In "Ma-No" we have tried to make some predictions with our digital crystal ball and (knowing that we will be wrong about many things) about what will happen in SEO in the next months. These are the ten trends that could mark the evolution of web positioning in 2020.
1. More Schema and new featured snippets
Google is making great strides towards fully semantic information retrieval. Meanwhile, it keeps asking us to add Schema.org's structured data markup to our HTML code.
The definition of new schemes has increased exponentially since its launch in 2011. Below you can see the schemes defined at the time of the launch (http://web.archive.org/web/20110728002346/https://schema.org/docs/full.html) with respect to those currently available (https://schema.org/docs/full.html). Today we can choose from more than three times as many schemes as in 2011.
As a direct consequence of the expansion of schema.org and its massive implementation in more and more websites, Google is able to show the answer directly to more queries through the different formats of highlighted results.
If in the second half of this year the protagonist has been the application of the featured snippets of type FAQPage and HowTo, for next year we foresee:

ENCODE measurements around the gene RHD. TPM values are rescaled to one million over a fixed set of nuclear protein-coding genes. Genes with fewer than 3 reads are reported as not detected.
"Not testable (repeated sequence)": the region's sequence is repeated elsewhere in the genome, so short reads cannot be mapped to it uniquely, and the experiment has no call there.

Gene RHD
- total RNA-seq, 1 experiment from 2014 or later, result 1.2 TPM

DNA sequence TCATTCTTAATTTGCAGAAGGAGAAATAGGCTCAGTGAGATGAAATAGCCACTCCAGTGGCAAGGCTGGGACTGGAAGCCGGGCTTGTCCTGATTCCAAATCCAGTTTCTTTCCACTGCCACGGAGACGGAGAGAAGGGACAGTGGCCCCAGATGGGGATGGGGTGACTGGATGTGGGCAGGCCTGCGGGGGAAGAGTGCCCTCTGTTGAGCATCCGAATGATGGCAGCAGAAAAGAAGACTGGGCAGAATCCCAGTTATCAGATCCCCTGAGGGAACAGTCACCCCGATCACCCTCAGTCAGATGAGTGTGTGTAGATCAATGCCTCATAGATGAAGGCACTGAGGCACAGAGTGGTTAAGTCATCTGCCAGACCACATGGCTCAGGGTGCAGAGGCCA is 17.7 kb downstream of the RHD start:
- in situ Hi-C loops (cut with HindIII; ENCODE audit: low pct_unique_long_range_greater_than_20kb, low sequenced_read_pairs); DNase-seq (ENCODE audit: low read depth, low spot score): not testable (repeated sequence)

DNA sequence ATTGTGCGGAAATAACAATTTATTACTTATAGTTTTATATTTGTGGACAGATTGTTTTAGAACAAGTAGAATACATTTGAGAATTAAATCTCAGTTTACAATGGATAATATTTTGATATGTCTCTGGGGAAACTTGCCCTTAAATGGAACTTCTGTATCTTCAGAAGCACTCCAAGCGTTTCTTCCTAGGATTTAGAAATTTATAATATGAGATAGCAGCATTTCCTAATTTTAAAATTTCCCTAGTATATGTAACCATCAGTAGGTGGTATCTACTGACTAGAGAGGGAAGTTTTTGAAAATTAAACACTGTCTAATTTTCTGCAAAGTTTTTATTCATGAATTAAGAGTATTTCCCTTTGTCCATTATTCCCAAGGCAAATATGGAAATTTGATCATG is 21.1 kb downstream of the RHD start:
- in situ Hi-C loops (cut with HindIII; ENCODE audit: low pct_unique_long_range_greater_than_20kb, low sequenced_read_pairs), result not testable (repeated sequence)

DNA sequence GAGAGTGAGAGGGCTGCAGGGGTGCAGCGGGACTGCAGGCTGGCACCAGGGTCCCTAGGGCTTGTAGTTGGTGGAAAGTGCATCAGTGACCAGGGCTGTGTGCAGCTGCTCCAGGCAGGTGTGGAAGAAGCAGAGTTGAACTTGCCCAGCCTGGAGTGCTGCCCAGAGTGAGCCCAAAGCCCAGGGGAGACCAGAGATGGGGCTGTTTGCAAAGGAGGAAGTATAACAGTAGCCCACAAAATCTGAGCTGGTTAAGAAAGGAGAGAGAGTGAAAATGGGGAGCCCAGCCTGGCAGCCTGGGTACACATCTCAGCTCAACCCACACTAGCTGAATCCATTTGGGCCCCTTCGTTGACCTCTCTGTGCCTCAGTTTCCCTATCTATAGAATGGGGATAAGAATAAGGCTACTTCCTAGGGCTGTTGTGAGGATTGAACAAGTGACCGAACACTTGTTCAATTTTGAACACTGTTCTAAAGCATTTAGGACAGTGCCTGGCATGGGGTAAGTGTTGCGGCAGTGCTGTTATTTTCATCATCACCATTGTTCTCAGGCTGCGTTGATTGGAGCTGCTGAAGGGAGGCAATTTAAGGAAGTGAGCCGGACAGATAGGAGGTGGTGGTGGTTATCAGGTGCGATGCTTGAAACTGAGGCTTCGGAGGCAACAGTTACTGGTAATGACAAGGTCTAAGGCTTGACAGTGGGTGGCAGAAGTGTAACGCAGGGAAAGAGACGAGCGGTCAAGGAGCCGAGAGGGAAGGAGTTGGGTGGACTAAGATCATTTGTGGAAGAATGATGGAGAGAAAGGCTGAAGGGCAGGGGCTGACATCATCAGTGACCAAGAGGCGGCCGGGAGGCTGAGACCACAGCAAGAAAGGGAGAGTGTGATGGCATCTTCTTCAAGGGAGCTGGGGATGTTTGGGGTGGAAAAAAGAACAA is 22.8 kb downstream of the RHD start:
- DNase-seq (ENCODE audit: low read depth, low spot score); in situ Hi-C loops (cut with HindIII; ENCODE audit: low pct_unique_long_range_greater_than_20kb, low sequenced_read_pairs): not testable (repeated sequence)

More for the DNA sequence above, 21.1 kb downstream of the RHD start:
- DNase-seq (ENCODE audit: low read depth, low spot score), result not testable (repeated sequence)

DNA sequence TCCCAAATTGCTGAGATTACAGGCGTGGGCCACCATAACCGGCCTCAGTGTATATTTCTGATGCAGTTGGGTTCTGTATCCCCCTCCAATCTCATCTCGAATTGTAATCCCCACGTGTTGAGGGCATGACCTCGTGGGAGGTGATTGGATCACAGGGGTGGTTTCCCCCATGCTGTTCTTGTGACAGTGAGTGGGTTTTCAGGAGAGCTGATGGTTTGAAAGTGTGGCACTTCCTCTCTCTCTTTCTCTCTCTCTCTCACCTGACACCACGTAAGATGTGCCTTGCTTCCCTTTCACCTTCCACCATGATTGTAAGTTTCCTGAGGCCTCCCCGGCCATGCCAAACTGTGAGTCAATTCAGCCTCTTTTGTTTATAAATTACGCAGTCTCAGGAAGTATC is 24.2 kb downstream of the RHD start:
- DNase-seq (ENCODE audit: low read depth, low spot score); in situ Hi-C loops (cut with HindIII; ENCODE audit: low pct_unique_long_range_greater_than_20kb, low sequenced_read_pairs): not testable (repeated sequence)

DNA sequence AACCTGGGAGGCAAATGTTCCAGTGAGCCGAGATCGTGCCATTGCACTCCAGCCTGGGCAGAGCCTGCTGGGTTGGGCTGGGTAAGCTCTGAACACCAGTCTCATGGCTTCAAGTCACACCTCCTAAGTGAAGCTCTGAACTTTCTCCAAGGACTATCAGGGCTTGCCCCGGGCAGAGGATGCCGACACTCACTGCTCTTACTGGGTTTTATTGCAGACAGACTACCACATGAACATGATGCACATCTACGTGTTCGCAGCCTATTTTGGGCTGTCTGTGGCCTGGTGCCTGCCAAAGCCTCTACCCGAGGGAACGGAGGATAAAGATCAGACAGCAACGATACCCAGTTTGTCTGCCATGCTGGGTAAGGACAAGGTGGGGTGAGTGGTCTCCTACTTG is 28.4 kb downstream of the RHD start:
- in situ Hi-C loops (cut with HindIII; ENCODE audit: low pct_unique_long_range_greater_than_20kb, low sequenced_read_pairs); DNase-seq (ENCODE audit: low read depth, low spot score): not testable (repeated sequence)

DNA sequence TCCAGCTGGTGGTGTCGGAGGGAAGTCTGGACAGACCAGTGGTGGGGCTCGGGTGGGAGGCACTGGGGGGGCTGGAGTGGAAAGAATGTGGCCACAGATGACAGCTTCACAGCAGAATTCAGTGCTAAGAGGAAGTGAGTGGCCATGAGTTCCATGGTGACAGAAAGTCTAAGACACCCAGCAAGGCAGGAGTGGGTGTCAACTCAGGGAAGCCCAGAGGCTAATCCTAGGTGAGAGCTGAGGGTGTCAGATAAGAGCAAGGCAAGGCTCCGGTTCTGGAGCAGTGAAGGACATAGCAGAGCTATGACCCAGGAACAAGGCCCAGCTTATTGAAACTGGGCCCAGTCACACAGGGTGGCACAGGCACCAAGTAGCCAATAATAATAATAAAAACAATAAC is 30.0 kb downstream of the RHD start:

1. New formats of outstanding results.
2. More control over the consistency between the landing page type and the featured result. For example, Google states in its usage guidelines for FAQPage that it should not be used for advertising purposes.
However, several travel websites have already found that this featured result is a good way to gain more visibility in SERPs. We predict that Google will end up vetoing the inclusion of this structured data tagging as the main entity in a clearly transactional landing. But until it does, let the party go on!
Otherwise, we continue with the controversy about whether featured snippets generate more or less CTR than a classic first result. As for so many other controversial questions in SEO, the answer is: it depends.
Indeed, it depends on whether the highlighted result is able to fully satisfy the user's search intention or not. In the first case, the CTR decreases radically, although it is not bad to highlight the impact on the branding obtained. In the second case, the CTR actually reaches figures above 70%.